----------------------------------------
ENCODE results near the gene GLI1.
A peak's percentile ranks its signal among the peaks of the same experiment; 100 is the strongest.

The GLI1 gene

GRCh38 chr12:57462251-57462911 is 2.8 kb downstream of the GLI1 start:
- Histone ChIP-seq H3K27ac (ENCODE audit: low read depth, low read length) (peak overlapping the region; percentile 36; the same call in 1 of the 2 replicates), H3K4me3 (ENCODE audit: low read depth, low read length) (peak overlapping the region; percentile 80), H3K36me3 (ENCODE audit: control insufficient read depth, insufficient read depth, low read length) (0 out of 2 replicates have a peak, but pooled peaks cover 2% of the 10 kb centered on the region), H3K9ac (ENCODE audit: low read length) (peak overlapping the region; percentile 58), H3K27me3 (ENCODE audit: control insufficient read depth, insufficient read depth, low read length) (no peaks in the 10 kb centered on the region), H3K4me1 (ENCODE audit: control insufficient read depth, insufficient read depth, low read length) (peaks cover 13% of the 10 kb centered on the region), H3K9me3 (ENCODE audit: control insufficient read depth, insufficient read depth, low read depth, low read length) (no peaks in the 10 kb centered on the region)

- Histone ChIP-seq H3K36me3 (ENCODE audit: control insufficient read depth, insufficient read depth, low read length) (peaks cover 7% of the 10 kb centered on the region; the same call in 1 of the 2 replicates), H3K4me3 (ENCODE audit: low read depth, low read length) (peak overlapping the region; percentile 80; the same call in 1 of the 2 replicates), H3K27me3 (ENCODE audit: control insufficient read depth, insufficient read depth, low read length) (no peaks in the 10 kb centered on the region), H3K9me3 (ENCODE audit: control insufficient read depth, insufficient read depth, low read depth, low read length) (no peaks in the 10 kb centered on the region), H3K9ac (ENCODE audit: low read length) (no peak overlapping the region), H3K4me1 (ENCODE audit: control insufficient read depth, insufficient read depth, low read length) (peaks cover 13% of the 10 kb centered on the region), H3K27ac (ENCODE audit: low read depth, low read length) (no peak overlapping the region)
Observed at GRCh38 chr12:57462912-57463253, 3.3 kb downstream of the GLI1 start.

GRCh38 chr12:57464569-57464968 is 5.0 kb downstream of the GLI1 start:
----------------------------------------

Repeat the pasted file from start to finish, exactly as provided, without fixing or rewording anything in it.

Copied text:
ENCODE results near the gene GLI1.
A peak's percentile ranks its signal among the peaks of the same experiment; 100 is the strongest.

The GLI1 gene

GRCh38 chr12:57462251-57462911 is 2.8 kb downstream of the GLI1 start:
- Histone ChIP-seq H3K27ac (ENCODE audit: low read depth, low read length) (peak overlapping the region; percentile 36; the same call in 1 of the 2 replicates), H3K4me3 (ENCODE audit: low read depth, low read length) (peak overlapping the region; percentile 80), H3K36me3 (ENCODE audit: control insufficient read depth, insufficient read depth, low read length) (0 out of 2 replicates have a peak, but pooled peaks cover 2% of the 10 kb centered on the region), H3K9ac (ENCODE audit: low read length) (peak overlapping the region; percentile 58), H3K27me3 (ENCODE audit: control insufficient read depth, insufficient read depth, low read length) (no peaks in the 10 kb centered on the region), H3K4me1 (ENCODE audit: control insufficient read depth, insufficient read depth, low read length) (peaks cover 13% of the 10 kb centered on the region), H3K9me3 (ENCODE audit: control insufficient read depth, insufficient read depth, low read depth, low read length) (no peaks in the 10 kb centered on the region)

- Histone ChIP-seq H3K36me3 (ENCODE audit: control insufficient read depth, insufficient read depth, low read length) (peaks cover 7% of the 10 kb centered on the region; the same call in 1 of the 2 replicates), H3K4me3 (ENCODE audit: low read depth, low read length) (peak overlapping the region; percentile 80; the same call in 1 of the 2 replicates), H3K27me3 (ENCODE audit: control insufficient read depth, insufficient read depth, low read length) (no peaks in the 10 kb centered on the region), H3K9me3 (ENCODE audit: control insufficient read depth, insufficient read depth, low read depth, low read length) (no peaks in the 10 kb centered on the region), H3K9ac (ENCODE audit: low read length) (no peak overlapping the region), H3K4me1 (ENCODE audit: control insufficient read depth, insufficient read depth, low read length) (peaks cover 13% of the 10 kb centered on the region), H3K27ac (ENCODE audit: low read depth, low read length) (no peak overlapping the region)
Observed at GRCh38 chr12:57462912-57463253, 3.3 kb downstream of the GLI1 start.

GRCh38 chr12:57464569-57464968 is 5.0 kb downstream of the GLI1 start: